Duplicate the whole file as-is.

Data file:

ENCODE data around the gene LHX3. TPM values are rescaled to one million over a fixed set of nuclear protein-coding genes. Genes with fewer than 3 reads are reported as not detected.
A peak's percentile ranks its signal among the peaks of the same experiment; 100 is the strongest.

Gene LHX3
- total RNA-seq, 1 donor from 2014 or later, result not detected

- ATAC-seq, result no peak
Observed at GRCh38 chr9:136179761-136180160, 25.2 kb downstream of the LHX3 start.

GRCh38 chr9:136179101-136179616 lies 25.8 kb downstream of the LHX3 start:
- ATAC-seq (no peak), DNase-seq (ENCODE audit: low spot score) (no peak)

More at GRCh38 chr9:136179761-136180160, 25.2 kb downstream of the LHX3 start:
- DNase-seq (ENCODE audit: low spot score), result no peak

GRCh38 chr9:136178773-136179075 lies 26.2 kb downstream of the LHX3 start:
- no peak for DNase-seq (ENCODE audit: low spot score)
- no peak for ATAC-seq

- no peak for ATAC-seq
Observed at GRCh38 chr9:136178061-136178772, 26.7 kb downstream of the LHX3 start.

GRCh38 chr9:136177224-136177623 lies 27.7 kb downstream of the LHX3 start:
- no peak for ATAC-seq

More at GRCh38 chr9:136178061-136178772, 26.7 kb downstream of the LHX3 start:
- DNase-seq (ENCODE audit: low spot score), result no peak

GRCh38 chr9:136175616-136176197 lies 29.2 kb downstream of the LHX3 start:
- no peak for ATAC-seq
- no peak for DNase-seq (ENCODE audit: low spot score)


ENCODE data around the gene LHX3. TPM values are rescaled to one million over a fixed set of nuclear protein-coding genes. Genes with fewer than 3 reads are reported as not detected.
A peak's percentile ranks its signal among the peaks of the same experiment; 100 is the strongest.

Gene LHX3
- total RNA-seq, 1 donor from 2014 or later, result not detected

- ATAC-seq, result no peak
Observed at GRCh38 chr9:136179761-136180160, 25.2 kb downstream of the LHX3 start.

GRCh38 chr9:136179101-136179616 lies 25.8 kb downstream of the LHX3 start:
- ATAC-seq (no peak), DNase-seq (ENCODE audit: low spot score) (no peak)

More at GRCh38 chr9:136179761-136180160, 25.2 kb downstream of the LHX3 start:
- DNase-seq (ENCODE audit: low spot score), result no peak

GRCh38 chr9:136178773-136179075 lies 26.2 kb downstream of the LHX3 start:
- no peak for DNase-seq (ENCODE audit: low spot score)
- no peak for ATAC-seq

- no peak for ATAC-seq
Observed at GRCh38 chr9:136178061-136178772, 26.7 kb downstream of the LHX3 start.

GRCh38 chr9:136177224-136177623 lies 27.7 kb downstream of the LHX3 start:
- no peak for ATAC-seq

More at GRCh38 chr9:136178061-136178772, 26.7 kb downstream of the LHX3 start:
- DNase-seq (ENCODE audit: low spot score), result no peak

GRCh38 chr9:136175616-136176197 lies 29.2 kb downstream of the LHX3 start:
- no peak for ATAC-seq
- no peak for DNase-seq (ENCODE audit: low spot score)